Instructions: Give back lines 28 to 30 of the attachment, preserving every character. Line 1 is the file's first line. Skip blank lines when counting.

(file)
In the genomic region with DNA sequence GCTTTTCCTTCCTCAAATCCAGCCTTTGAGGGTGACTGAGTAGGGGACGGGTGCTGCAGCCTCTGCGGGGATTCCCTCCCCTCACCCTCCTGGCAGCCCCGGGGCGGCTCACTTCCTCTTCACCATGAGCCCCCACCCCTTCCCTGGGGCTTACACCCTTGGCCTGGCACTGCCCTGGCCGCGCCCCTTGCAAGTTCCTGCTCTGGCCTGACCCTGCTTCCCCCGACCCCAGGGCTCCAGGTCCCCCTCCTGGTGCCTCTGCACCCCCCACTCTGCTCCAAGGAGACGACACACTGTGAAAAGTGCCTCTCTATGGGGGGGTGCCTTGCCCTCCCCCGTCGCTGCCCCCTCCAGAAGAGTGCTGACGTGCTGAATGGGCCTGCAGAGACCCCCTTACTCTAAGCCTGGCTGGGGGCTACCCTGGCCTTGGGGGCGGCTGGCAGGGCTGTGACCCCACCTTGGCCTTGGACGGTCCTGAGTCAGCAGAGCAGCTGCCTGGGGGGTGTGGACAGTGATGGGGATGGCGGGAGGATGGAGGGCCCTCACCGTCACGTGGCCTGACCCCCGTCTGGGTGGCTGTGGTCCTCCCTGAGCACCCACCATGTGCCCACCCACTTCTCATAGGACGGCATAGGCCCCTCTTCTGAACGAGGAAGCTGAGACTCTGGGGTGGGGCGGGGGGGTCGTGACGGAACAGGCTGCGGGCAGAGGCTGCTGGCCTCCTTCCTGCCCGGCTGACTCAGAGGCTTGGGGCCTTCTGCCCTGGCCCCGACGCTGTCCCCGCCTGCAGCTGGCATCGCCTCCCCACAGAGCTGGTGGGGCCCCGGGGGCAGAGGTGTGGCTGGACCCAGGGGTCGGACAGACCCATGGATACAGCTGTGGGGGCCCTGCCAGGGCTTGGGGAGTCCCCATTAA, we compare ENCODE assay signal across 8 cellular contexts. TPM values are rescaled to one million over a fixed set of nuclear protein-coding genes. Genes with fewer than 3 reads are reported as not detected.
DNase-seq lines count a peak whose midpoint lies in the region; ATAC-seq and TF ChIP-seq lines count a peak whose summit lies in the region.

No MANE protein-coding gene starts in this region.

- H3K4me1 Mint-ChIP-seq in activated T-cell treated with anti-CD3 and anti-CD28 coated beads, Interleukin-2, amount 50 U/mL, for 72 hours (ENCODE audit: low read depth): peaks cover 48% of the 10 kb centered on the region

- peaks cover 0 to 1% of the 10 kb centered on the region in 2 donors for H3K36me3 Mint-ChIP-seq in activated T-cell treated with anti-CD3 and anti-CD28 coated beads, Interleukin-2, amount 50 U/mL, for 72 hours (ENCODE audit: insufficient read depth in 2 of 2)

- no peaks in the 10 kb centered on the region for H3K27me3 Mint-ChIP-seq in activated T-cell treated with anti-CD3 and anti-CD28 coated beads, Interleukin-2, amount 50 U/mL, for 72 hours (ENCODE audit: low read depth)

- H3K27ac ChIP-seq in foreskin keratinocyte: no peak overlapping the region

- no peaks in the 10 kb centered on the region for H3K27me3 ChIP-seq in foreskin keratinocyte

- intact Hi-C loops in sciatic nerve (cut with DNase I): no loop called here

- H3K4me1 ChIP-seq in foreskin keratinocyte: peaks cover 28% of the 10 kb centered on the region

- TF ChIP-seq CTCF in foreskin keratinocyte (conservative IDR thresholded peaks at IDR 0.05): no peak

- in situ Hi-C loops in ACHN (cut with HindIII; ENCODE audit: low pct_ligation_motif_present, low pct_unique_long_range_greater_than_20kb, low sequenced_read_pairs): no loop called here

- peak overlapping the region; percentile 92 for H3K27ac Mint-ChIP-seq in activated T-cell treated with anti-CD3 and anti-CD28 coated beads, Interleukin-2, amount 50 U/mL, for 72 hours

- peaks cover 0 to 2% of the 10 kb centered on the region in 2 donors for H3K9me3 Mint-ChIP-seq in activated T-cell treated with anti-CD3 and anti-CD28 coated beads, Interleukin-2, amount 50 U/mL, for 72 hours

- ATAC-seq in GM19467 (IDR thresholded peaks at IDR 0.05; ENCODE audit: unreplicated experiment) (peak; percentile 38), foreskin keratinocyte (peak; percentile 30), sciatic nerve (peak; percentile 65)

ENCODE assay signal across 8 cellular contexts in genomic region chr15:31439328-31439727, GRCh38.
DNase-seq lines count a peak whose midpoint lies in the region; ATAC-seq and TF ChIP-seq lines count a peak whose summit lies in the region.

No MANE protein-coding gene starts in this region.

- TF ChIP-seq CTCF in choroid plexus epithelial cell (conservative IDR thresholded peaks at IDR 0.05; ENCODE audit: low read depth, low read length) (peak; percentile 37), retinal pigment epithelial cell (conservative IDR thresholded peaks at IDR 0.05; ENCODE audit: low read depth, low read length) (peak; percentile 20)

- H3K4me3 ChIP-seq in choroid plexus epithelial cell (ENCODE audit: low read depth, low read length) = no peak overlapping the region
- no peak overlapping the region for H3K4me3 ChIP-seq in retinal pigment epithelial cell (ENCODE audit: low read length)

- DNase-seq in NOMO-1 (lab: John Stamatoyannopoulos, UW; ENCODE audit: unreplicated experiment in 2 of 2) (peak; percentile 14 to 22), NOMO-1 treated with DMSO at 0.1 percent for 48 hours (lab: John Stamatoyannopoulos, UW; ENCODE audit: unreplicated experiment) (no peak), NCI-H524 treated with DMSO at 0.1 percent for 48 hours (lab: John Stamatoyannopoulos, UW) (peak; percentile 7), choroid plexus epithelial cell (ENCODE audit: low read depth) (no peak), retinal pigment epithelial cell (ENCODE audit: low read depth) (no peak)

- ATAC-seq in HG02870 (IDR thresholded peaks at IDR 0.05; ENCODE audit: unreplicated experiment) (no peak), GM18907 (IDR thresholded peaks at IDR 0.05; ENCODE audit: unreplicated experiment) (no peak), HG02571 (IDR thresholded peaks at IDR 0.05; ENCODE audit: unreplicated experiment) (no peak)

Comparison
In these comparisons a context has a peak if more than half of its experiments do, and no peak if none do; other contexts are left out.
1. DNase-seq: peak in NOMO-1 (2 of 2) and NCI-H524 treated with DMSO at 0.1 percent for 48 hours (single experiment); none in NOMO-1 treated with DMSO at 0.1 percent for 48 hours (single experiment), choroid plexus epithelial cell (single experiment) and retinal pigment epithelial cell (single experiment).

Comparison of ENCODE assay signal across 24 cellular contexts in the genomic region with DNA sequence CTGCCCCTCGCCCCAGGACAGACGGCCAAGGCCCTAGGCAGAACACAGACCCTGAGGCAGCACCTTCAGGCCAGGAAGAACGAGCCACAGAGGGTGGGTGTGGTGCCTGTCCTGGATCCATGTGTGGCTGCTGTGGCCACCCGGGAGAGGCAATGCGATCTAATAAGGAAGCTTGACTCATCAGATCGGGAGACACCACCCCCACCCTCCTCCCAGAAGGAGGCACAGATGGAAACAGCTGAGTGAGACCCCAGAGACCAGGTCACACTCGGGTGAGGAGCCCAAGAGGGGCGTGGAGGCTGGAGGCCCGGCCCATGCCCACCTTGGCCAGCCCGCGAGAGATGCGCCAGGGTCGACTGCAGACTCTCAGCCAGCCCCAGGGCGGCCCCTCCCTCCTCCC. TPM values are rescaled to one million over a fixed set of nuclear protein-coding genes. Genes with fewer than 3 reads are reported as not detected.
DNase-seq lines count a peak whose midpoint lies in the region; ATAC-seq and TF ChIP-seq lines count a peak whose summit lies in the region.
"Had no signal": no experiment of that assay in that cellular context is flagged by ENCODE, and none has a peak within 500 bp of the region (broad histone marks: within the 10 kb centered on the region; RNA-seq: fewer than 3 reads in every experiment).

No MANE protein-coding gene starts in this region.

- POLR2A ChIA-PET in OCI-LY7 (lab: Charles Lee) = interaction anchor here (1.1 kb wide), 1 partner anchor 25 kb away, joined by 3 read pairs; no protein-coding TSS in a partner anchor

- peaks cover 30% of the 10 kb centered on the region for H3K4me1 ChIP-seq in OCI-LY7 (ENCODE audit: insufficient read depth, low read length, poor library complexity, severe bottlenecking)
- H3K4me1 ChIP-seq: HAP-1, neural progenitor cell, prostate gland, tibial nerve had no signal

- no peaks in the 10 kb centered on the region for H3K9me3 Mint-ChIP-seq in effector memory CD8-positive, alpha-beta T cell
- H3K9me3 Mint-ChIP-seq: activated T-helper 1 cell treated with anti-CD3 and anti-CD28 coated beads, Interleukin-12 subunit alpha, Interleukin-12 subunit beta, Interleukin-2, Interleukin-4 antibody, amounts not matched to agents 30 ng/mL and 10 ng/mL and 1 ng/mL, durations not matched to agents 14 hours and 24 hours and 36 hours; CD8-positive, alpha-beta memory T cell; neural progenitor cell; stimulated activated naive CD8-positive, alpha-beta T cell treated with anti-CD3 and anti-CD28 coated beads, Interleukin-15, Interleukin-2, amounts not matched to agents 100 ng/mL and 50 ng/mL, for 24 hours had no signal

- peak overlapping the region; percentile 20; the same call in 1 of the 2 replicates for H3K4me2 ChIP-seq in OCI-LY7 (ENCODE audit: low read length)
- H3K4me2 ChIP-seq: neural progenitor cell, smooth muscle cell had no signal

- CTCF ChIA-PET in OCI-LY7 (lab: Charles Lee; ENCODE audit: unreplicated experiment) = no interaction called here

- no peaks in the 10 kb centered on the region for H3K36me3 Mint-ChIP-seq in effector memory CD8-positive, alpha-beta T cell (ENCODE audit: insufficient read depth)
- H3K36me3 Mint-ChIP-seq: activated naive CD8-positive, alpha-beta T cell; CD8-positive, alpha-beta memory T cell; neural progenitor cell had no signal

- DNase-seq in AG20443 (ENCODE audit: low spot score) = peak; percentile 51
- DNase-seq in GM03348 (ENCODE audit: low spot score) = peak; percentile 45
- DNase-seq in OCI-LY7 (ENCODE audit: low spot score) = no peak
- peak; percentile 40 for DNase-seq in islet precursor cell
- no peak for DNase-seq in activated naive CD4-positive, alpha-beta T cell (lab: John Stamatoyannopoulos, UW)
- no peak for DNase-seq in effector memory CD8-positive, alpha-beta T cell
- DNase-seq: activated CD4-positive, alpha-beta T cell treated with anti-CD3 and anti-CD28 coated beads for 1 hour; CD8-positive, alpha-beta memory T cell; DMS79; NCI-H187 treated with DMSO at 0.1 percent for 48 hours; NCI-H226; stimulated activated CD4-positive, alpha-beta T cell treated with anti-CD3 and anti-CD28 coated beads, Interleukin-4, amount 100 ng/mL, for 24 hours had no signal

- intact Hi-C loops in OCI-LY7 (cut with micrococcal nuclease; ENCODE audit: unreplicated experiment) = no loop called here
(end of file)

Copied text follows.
DNase-seq lines count a peak whose midpoint lies in the region; ATAC-seq and TF ChIP-seq lines count a peak whose summit lies in the region.
"Had no signal": no experiment of that assay in that cellular context is flagged by ENCODE, and none has a peak within 500 bp of the region (broad histone marks: within the 10 kb centered on the region; RNA-seq: fewer than 3 reads in every experiment).

No MANE protein-coding gene starts in this region.